This makes no logical sense. Zendikar is dying. Seriously, tens of thousands of people are being slaughtered every day, and the Eldrazi are turning the very ground into ash and chalky dust. Yes, the Gateless of Ravnica have it pretty rough, but it’s always been that way. It’s not great, but it’s also not unusual. Zendikar is going through an extinction event, and any rational person would tackle the omnicidal Eldrazi before focusing on Rakdos carnivals and Gruul riots.

But Gideon’s concern for others is not rational. After the death of his Irregulars, Gideon internalized the idea that whenever anyone around him gets hurt, it was his fault. He blames himself for all the hardship and injustice he sees and feels compelled to stop it, no matter the cost to himself or the people he’s trying to help. The same drive that instantly made him an ally of Zendikar prevents him from prioritizing the Zendikari over the Ravnicans. It’s a compulsion, a deep-seated emotional need to make other people’s pain go away. In the scramble to slay the monster and rescue the innocents, Gideon tends to lose sight of the big picture.

Take his choice of allies: Gideon has no allegiance to the guilds, but knows he needs guild support to make anything happen. Had Gideon been thinking clearly, the Azorius and the Selesnyans might have been at the top of his list. While on Bant, Gideon would have seen lawyers draft statutes and raise institutions that promote the welfare of the whole community. He would have walked through peaceful meadows and seen people selflessly work together for the common good. Those two guilds, with their structure and numbers, are best poised to grant the Gateless rights and give them options to push back against guild encroachment. That’s what a Mono-White character would do. But Gideon doesn’t have time for that; he has to make things better now, yesterday, before anyone else gets hurt!

Is it any surprise, then, that Gideon’s footsteps lead him to Sunhome, the fortress of the Boros Legion? Apparently, he’s decided the best way to aid the Gateless is by kicking ass and taking names. The problem with severing your Red side is that it doesn’t get rid of your emotions—it just removes your awareness of them. I don’t think Gideon realized to what extent his actions were driven by his savior complex, rather than genuine concern. And though I love the Boros, I do have to wonder: how much of his alliance with them was pragmatic, and how much was about being reminded of happier times?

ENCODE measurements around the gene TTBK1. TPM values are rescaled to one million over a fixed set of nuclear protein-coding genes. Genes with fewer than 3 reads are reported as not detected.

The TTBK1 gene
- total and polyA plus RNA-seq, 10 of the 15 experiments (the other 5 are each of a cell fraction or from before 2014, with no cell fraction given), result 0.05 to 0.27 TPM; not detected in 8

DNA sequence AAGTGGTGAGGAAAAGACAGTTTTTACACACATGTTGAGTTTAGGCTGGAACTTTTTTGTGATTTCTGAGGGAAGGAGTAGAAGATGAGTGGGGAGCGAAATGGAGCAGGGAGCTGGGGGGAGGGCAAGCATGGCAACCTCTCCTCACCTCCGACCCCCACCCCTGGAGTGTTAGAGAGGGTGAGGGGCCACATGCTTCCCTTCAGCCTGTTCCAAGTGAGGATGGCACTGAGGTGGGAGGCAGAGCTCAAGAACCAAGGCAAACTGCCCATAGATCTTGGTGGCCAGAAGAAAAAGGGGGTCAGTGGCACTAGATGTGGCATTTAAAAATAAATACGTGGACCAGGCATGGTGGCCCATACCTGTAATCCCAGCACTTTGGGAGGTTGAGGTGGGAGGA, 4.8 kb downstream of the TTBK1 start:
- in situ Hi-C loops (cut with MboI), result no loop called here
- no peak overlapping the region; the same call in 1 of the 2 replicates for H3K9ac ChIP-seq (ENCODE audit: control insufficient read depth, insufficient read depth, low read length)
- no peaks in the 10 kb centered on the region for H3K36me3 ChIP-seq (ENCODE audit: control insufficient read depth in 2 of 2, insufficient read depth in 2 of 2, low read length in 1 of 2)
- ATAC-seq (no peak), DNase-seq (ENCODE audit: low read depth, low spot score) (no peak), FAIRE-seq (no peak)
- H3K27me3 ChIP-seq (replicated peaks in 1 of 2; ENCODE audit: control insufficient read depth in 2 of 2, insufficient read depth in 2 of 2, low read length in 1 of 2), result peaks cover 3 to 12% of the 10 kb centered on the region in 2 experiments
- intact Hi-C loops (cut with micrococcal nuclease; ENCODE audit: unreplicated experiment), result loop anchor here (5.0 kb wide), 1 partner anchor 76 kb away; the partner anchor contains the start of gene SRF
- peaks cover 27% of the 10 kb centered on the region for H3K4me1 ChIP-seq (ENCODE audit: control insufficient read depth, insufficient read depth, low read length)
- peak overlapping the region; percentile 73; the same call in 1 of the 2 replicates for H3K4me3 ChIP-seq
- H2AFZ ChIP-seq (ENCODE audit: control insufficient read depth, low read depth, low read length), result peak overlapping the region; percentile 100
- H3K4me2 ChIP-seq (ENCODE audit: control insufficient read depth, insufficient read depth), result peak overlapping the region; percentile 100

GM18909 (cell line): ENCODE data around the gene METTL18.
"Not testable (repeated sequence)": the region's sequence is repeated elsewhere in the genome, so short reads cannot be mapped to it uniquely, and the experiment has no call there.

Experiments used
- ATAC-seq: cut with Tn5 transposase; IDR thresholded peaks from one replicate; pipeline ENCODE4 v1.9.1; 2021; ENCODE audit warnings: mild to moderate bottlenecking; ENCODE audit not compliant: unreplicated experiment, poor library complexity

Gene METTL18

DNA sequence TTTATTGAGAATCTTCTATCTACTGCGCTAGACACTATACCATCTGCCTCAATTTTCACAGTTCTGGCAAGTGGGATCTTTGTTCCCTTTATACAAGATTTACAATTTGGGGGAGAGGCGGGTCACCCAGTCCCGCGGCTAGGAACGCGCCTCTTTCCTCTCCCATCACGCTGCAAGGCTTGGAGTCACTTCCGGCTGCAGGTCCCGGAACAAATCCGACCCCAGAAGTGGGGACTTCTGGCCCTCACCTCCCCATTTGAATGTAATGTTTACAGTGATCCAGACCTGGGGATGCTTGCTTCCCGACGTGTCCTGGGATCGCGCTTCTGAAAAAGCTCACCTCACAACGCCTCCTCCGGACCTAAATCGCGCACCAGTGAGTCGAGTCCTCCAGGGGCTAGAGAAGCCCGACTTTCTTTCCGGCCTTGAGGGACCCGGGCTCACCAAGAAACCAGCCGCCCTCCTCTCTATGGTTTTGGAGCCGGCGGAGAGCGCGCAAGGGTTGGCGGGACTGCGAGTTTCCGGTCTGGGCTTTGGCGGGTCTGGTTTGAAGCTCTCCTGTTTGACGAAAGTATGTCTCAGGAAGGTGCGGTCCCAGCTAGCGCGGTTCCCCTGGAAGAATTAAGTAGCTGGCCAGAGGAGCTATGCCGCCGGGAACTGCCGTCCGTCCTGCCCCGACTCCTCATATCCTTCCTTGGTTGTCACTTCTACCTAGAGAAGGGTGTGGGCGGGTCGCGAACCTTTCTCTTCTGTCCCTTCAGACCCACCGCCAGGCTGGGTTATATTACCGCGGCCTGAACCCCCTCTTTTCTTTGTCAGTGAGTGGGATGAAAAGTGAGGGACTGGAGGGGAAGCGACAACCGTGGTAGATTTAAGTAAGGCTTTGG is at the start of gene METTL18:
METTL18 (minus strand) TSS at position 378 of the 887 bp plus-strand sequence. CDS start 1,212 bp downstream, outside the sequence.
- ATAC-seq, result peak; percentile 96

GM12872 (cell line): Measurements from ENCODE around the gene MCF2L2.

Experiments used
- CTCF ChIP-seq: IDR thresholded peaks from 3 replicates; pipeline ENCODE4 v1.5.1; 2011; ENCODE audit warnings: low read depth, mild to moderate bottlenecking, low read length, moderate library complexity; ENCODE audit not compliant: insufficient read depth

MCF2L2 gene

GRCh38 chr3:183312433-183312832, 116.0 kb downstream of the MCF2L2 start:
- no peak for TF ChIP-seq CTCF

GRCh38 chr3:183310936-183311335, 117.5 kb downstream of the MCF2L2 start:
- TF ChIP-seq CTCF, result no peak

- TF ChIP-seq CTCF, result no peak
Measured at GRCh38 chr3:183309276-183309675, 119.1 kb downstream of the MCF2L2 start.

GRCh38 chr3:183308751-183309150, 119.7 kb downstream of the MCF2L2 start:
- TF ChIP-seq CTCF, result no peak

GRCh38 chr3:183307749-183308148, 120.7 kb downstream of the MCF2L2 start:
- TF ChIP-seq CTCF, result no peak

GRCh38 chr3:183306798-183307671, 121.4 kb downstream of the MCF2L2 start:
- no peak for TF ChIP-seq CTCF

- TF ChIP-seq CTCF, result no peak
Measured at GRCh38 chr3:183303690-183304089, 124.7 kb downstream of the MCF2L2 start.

Aurelia motioned for Gideon to accompany her across the polished marble floor of the great war room to a high balcony that looked over the central grounds of Sunhome. The air smelled fresh and clean. Gideon’s eyes adjusted to the bright sunlight. Far below, legions of Boros knights trained and marched in the gleaming sun, while flags and banners moved in the breeze. It was a glorious sight.

At first, things go well. Guildmaster Aurelia lends Gideon a battalion to clear out the Ninth District. He lures the Rakdos and Gruul to a central plaza and lets them tear each other to pieces, then moves in with the Boros to mop up the survivors. Gideon saves hundreds of lives, brings peace to a war zone, and makes valuable contacts with one of the Ravnican guilds: not a bad day’s work. But there are always more people to save, and Gideon quickly gets bogged down in every crisis on the plane.